The Field Museum was founded in 1893 to house the 50,000 anthropological artifacts and natural history specimens displayed at the World’s Columbian Exposition. Today, our collections have grown to more than 40 million artifacts and specimens, which are the center of our scientific research and environmental conservation efforts across the globe.
In 2021, the Field celebrated the centennial of our iconic, neoclassical building on the lakefront Museum Campus, which opened to the public in May 1921. In addition to the exhibition and preservation of our treasured collections, we inspire curious minds through education programs focused on preK-12th grade, and work globally to understand and protect the natural world through our scientific research and environmental conservation efforts.
More than 150 research scientists are employed at the Field Museum, conducting studies on 7 continents and in 75 countries. The Museum’s public exhibitions educate the public on topics ranging from Antarctic Dinosaurs, to Chinese culture and history, to conservation.
The Museum’s five-year, $250 million campaign, Because Earth: The Campaign for the Field Museum, will conclude in 2021. Since 2015, the campaign has raised more than $250 million, including $121 million in new endowment commitments, from more than 5,000 donors. These extraordinary philanthropic investments allowed for extensive improvements to the Field’s public spaces—such as the Rice Native Gardens on the Museum’s terraces and the Griffin Dinosaur Experience, which includes Màximo the Titanosaur and SUE the T. rex’s new gallery. Behind the scenes, Because Earth enabled new, major scientific programs—the Grainger Bioinformatics Center and Negaunee Pollinators Initiative.
In September 2020, the Field welcomed Dr. Julian Siggers as President and CEO. Dr. Siggers, an archaeologist, comes to the Field from the University of Pennsylvania Museum of Archaeology and Anthropology, where he served as Director since 2012. Under Dr. Siggers’ leadership, the Field began strategic planning in March 2021 to refocus institutional goals, of which diversity, equity, accessibility, and inclusion (DEAI) will be a driving force.
The Field Museum Development Intern will have the opportunity to learn about a sophisticated fundraising operation at one of the nation’s premier cultural institutions. Over the course of the 10-week internship, the Development Intern will primarily spend their time with the Principal and Major Gifts team, but will also rotate through other key areas of the department, including: Annual Fund, Planned Giving, Foundation Giving, Corporate Giving and Data Services. The intern will conclude the internship with a foundational understanding philanthropy and with concrete skills in cultivation, solicitation, and stewardship.
The primary Development Intern project for Summer 2022 will likely focus on preparation for our annual Symposium, held in September. This program is designed for supporters and prospective supporters of the Field Museum to make significant philanthropic gifts. It brings together national trustees, life trustees, and others to provide an in-depth look at the breadth and depth of research and education at the Museum (and around the world). Responsibilities may include project management, invitation and program design and copy, donor research and briefings, logistical arrangements, and meetings and correspondence with participating scientists and museum leaders. The project is dependent on current developments is subject to change.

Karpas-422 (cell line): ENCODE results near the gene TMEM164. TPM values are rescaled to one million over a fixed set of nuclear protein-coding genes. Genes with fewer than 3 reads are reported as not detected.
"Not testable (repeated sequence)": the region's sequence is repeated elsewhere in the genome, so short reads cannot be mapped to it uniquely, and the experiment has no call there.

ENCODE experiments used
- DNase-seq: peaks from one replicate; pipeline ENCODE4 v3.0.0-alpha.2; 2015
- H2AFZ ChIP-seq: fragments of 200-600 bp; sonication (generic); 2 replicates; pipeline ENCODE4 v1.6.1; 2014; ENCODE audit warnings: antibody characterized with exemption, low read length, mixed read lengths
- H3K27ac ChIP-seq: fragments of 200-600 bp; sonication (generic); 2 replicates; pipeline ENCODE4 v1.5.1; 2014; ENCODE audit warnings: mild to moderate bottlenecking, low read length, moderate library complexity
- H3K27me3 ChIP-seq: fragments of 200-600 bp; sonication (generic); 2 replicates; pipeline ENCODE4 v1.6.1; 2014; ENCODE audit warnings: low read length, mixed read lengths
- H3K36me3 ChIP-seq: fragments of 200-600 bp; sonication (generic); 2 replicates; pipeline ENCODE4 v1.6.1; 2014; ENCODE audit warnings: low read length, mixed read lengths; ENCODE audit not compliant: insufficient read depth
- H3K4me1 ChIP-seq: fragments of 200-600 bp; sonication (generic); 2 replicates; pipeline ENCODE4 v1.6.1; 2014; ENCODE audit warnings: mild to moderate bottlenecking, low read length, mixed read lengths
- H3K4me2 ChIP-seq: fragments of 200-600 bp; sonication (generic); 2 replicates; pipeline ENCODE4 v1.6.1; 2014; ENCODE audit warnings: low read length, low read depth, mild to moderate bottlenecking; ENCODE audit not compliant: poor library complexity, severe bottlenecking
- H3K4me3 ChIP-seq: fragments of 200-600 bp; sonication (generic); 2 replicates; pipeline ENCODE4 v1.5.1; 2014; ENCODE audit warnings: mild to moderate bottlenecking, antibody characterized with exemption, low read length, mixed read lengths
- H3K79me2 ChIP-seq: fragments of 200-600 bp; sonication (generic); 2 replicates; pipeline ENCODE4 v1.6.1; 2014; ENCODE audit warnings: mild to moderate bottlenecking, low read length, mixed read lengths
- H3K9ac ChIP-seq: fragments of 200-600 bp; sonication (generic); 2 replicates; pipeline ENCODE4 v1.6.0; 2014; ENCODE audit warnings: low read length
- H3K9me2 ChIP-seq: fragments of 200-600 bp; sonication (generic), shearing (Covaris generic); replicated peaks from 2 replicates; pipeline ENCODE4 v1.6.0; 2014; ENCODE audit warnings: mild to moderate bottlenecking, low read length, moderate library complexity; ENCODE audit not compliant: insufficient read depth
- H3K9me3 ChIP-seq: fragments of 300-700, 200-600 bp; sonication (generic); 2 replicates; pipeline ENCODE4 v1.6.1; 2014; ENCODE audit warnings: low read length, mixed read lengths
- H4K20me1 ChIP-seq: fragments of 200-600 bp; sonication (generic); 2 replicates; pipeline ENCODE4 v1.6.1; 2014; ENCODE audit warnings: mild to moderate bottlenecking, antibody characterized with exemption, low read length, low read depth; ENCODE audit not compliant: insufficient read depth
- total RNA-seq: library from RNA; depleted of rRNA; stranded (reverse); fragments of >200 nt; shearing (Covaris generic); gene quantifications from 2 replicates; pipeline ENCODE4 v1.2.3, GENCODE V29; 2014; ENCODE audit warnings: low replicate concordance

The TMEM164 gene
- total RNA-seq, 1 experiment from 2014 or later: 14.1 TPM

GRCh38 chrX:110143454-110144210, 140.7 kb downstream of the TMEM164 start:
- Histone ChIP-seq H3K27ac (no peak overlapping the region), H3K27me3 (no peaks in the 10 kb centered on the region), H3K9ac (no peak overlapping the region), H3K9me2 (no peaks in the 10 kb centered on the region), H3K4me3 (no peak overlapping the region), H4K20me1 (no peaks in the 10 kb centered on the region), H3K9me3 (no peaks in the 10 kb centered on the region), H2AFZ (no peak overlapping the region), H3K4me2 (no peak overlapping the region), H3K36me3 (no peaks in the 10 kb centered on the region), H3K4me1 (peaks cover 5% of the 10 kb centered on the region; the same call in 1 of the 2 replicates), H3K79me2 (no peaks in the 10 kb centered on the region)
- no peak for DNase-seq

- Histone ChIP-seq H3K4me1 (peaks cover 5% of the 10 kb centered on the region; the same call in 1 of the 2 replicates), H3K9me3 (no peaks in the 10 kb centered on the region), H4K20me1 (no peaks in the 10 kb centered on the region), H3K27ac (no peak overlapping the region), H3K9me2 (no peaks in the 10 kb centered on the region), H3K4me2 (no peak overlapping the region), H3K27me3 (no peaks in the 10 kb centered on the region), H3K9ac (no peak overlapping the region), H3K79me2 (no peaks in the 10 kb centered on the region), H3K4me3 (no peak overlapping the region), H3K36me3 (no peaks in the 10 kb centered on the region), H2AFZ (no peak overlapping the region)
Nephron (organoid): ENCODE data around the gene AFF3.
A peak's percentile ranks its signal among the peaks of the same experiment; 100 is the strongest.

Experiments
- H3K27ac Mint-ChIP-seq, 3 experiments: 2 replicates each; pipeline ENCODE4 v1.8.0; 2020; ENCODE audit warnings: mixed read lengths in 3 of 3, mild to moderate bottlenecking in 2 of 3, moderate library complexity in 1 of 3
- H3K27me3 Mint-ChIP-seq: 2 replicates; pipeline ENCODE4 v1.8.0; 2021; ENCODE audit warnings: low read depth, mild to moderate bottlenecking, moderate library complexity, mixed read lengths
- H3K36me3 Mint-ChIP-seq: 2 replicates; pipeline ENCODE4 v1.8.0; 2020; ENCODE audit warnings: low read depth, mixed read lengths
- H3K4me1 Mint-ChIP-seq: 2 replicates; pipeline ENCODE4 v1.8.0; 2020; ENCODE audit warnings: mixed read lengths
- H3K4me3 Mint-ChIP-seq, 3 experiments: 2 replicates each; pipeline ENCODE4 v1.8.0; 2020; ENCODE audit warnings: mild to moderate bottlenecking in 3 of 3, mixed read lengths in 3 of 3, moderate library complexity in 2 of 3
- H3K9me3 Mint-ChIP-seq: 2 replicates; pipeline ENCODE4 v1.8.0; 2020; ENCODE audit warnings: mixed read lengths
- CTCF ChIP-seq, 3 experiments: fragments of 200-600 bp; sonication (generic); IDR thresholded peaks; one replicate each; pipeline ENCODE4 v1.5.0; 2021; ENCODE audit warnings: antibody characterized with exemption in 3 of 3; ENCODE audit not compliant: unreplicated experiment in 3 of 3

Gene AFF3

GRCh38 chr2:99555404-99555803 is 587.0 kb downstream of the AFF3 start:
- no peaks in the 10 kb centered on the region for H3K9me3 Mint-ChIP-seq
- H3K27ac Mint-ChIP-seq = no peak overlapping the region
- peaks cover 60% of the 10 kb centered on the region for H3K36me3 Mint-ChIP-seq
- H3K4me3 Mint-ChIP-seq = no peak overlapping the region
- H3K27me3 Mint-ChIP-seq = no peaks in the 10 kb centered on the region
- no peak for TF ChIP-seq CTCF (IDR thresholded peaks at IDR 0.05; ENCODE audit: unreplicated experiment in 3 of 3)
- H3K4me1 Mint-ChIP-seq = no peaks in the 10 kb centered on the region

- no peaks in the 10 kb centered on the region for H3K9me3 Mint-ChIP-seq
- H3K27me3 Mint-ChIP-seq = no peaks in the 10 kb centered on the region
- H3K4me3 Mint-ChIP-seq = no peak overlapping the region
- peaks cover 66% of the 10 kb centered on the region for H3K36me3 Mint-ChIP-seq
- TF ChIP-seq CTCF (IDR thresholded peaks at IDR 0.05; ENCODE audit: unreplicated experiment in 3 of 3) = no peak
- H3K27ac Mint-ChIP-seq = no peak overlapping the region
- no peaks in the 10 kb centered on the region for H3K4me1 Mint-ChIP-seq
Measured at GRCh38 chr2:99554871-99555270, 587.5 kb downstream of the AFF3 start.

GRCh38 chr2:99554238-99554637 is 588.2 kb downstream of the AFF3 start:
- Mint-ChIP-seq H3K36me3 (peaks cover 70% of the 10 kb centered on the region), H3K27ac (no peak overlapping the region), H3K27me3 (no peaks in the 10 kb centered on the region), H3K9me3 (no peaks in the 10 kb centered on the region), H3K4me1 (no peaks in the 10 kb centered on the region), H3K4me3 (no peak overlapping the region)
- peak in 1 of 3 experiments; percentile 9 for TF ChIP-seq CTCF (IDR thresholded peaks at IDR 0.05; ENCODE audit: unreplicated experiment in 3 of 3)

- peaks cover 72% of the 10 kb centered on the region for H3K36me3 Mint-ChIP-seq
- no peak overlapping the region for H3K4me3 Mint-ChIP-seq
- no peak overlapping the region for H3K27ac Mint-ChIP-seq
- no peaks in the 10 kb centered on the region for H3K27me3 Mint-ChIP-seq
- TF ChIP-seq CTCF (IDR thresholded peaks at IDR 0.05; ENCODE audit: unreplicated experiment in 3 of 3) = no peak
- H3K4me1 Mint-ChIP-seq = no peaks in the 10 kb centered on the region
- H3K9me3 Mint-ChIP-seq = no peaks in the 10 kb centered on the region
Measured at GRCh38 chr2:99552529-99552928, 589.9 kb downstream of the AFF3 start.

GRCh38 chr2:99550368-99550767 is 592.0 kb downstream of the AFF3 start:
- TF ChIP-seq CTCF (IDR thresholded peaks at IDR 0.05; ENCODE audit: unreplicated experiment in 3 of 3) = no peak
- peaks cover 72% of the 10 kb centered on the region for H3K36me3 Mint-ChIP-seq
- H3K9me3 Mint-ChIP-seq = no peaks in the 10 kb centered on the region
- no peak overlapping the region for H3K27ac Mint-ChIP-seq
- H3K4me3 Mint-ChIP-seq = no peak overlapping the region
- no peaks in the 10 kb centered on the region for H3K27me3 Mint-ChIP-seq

In addition to primary project responsibilities, the Development Intern will have the opportunity to design and lead a donor tour, to solicit an existing donor for a gift in person, and to meet with one of our Field Museum trustees or supporters who also graduated from Princeton.
The internship includes meetings and tours with other areas of the Museum, including Exhibitions, Marketing & PR, the Gantz Collections Center, the Keller Action Center, the Negaunee Integrative Research Center, the Learning Center, Guest Services, Facilities, and Finance. Understanding the functions of all areas of the Museum is vital to successful fundraising.
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While The Field Museum does not provide housing for most internships, we would like to provide you with some resources to find housing arrangements that meet your needs. Note that we keep prices updated on our site, but to get the most up-to-date information on rates and availability, please contact the housing company/building directly. More information will be provided as interns are selected.
- Strong communication skills—written and spoken
- Computer skills to support basic research and data management.
- Collaborative nature
- Independent and proactive worker
- Adaptable to new situations
- Interest in science and cultural institutions
- Professional in attitude and appearance
- Good time management skills
- Passion for storytelling
- Curiosity about how fundraising supports nonprofit institutions
- Coursework and/or interest in museums, museum studies, zoology, anthropology, conservation, geology, and/or botany
- Humility and an appreciation for the “behind the scenes” work that is really at the heart of early-career fundraising roles
- Familiarity with InDesign and Microsoft Office Suite
Writing Sample Required
- Please submit a 500-1000 word writing sample. This could include research papers submitted for class, a press release, blog post, or other document you feel represents your strengths and capabilities.
There may be a handful of opportunities to participate in after-hours fundraising events at the Museum. These are optional to the intern, but are an excellent opportunity to engage directly with the Field Museum's many and varied supporters.